claim these portions of the Affidavit contain inadmissible
hearsay. The court agrees. These paragraphs describe
conversations plaintiff says he had with four individuals
about the article at issue here. Plaintiff's Affidavit
provides these individuals' out-of-court statements about
their reactions to the article and their beliefs about its
truth. Plaintiff offers these statements to prove that the
article was false. So, each paragraph contains an
“out-of-court written statement . . . now offered to
prove the truth of the matter asserted.”
Brown, 835 F.3d at 1232 (citations omitted). The
statements thus are hearsay. Plaintiff offers no hearsay
exception that could apply to these statements. And, without
such exception, the statements are inadmissible at
trial. The court thus cannot consider these
statements on summary judgment.
defendants ask the court to strike a document that plaintiff
has marked as Exhibit 155 (Doc. 47 at 84-88). Plaintiff's
summary judgment response describes this document as one
containing “email[s] from Chad Weinand Golf Course
Architect.” Doc. 47 at 26. Plaintiff made no response
to the motion seeking to strike this particular evidence. By
failing to respond, plaintiff waived his opportunity to
contest defendants' request to strike this evidence.
See D. Kan. Rule 7.4(b) (“Absent a showing of
excusable neglect, a party or attorney who fails to file a
responsive brief or memorandum . . . waives the right to
later file such brief or memorandum.”). His failure to
respond also allows the court to treat the motion as an
uncontested one, and “[o]rdinarily . . . [to] grant the
motion without further notice.” Id. For this
reason and others, the court excludes Exhibit 155.
court also excludes Exhibit 155 because it violates the best
evidence rule and it is inadmissible hearsay. Exhibit 155 is
not the original emails between plaintiff and Mr. Weinand.
Plaintiff testified that he had not produced the original
emails, but instead had copied and pasted the emails into a
Microsoft Word document. Plaintiff's copy-and-paste
document is not the best evidence, and thus is inadmissible.
See United States v. Jackson, 488 F.Supp.2d 866, 871
(D. Neb. 2007) (holding that a “cut-and-paste
document” was not an accurate original or duplicate
because it did not reflect the entire conversation and thus
was inadmissible because it was not the best evidence (citing
Fed.R.Evid. 1001-04)). Exhibit 155 also contains inadmissible
hearsay. Plaintiff offers the out-of-court statements of Mr.
Weinand to prove the truth of the matter asserted-that the
article is false. He identifies no hearsay exception that
could apply here. The statements thus are inadmissible
hearsay, and the court excludes Exhibit 155 for this
for the reasons explained, the court grants in part and
denies in part defendants' motions to strike. The court
declines to strike Ms. Taylor's Affidavit in its
entirety, but strikes paragraphs 13 and 14 because they
contain inadmissible hearsay. The court strikes the three
other types of summary judgment materials described above
because: (1) the material is not authenticated; (2) the
material contains inadmissible hearsay; or (3) the material
is not the best evidence.
court notes that even if it could consider this material, the
summary judgment record still would present no genuine issues
of fact requiring a trial. Plaintiff uses this material to
support two elements of his defamation claim-the falsity of
the statements and the injury to plaintiff's reputation.
As explained below, even if the court could consider the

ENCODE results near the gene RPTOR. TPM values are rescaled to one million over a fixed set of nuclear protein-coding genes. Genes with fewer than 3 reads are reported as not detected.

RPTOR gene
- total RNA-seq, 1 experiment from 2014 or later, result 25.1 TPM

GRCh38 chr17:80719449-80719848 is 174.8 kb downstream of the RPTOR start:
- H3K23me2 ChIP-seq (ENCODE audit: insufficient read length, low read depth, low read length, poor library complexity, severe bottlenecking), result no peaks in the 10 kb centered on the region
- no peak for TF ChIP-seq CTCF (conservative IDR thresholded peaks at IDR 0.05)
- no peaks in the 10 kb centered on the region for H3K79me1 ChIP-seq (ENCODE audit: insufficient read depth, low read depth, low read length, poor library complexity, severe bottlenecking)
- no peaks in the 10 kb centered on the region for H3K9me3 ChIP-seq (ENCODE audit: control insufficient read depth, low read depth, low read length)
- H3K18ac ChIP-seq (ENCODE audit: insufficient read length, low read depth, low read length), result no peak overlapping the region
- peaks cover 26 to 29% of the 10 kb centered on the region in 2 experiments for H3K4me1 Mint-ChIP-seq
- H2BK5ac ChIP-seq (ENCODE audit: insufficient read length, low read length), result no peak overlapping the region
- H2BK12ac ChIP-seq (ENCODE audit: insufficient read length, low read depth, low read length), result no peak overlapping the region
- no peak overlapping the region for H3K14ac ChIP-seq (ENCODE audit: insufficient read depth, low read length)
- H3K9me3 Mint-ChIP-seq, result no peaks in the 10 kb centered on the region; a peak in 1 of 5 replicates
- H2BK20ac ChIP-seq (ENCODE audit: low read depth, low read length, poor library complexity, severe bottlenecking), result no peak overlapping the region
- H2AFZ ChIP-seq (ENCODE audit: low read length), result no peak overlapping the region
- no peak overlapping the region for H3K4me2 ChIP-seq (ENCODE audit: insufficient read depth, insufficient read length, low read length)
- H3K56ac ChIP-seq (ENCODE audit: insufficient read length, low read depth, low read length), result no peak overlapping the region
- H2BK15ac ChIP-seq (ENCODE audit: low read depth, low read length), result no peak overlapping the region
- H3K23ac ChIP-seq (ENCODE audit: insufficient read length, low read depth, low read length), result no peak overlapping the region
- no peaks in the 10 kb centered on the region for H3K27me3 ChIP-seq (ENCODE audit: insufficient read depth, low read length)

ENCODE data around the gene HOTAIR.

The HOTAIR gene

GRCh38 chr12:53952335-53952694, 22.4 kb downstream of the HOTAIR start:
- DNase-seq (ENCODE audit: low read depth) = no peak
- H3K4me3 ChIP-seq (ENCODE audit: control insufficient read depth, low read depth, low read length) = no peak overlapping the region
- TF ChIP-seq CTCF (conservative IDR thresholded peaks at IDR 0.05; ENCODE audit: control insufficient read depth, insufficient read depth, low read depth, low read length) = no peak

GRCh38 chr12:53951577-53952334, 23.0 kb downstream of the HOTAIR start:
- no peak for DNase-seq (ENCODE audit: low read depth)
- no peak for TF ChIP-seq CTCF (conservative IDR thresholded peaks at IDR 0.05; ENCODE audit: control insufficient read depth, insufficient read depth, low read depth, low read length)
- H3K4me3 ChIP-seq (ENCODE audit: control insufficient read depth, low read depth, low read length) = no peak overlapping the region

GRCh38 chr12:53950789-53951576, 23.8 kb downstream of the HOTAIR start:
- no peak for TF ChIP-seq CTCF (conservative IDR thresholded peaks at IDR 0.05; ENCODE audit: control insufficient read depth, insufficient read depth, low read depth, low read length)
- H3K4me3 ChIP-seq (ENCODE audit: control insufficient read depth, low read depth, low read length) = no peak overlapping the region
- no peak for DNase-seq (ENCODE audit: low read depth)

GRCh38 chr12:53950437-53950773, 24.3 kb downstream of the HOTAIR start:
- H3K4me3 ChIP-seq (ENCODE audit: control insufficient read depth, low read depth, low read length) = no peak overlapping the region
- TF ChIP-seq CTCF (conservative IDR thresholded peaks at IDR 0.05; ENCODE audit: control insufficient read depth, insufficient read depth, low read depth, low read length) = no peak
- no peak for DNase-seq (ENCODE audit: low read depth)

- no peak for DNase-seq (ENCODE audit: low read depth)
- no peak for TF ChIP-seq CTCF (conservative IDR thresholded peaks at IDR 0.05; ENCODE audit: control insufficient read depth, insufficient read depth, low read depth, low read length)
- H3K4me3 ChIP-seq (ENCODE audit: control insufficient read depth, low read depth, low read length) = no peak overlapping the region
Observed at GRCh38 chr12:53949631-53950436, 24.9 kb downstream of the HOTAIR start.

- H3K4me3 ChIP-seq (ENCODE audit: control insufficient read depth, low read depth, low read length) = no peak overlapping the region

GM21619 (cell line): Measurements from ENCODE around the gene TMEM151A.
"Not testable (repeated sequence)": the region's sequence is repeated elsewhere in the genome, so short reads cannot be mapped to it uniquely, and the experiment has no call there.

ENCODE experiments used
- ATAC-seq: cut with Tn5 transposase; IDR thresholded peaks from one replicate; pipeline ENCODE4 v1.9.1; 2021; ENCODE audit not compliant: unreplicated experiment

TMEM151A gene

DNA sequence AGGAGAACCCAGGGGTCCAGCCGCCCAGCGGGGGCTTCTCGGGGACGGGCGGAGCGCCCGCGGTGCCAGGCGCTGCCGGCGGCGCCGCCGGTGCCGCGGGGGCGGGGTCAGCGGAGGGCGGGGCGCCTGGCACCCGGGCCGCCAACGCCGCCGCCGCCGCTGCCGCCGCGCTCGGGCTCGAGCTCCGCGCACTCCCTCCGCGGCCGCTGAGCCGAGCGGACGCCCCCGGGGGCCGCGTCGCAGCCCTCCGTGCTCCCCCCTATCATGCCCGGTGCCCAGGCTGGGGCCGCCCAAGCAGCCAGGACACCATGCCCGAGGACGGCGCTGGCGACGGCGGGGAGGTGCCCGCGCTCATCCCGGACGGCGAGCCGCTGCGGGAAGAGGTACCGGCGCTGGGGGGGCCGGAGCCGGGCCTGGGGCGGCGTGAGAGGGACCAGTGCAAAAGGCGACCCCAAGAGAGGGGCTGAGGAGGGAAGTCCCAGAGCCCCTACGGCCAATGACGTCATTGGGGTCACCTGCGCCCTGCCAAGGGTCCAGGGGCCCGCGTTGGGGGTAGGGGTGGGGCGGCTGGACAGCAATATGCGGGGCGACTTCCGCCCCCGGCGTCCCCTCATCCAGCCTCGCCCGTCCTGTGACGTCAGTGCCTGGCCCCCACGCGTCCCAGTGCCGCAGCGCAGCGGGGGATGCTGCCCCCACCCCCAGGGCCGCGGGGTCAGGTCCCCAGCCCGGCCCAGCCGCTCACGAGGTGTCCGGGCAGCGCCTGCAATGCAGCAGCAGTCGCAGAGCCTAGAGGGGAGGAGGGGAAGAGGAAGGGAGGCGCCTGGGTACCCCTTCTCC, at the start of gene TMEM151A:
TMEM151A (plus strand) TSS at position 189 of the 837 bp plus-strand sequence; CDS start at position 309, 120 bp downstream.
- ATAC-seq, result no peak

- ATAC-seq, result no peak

material, none of it would present a genuine issue of fact
entitling plaintiff to a jury determination whether the
article damaged plaintiff's reputation. The material also
fails to present evidence of extreme or outrageous conduct
sufficient to support a claim for intentional infliction of
emotional distress. The court thus would enter summary
judgment against plaintiff's two claims even if it
considered all the material it has decided to strike.
Defendants' Summary Judgment Motions
court now turns to the substance of defendants' summary
judgment motions. Each defendant has filed its own summary
judgment motion. Docs. 31, 33. Both motions assert that
plaintiff's defamation and intentional infliction of
emotional distress claims fail as a matter of law. The court
agrees. It considers defendants' motions together, below,
and explains the rationale for its decision to enter summary
following facts are either stipulated facts from the Pretrial
Order (Doc. 29), uncontroverted, or, where controverted,
stated in the light most favorable to plaintiff, the party
opposing summary judgment. Scott v. Harris, 550 U.S.
372, 378 (2007).
Inc. Publishes an Online Article About Hillcrest Country
29, 2014, defendant Time Inc. published an article on its
GOLF.com website titled “Once given up for
dead, the challenging Donald Ross-designed Hillcrest Country
Club is thriving again.” The article chronicles the
recent history of Hillcrest Country Club-Kansas City's
second-oldest private golf club. The article explains that
the club's golf course was designed by renowned golf
course architect Donald Ross. And, the article describes how
Hillcrest Country Club went from enjoying a reputation among
professional golfers as a challenging Ross course into
Chapter 11 bankruptcy, and on to its recent resurgence.
Garrity, a Sports Illustrated senior writer and
Kansas City resident, authored the article. Mr. Garrity
“make[s] one thing clear” at the beginning of his
article, explaining that he “love[s] Hillcrest because
it was [his] summer playground when [he] was a teenager. [He]
played junior golf there, splashed in the pool, gorged on the
Friday-night seafood buffet, caddied on weekends and
stretched out on the grassy slope below the 1st tee to watch
fireworks on the Fourth of July.” Doc. 32-1 at 2-3. Mr.
Garrity describes the memories that Hillcrest Country Club
invokes for him: “Walking through the sprawling stone
clubhouse, I encounter the ghosts of my chain-smoking,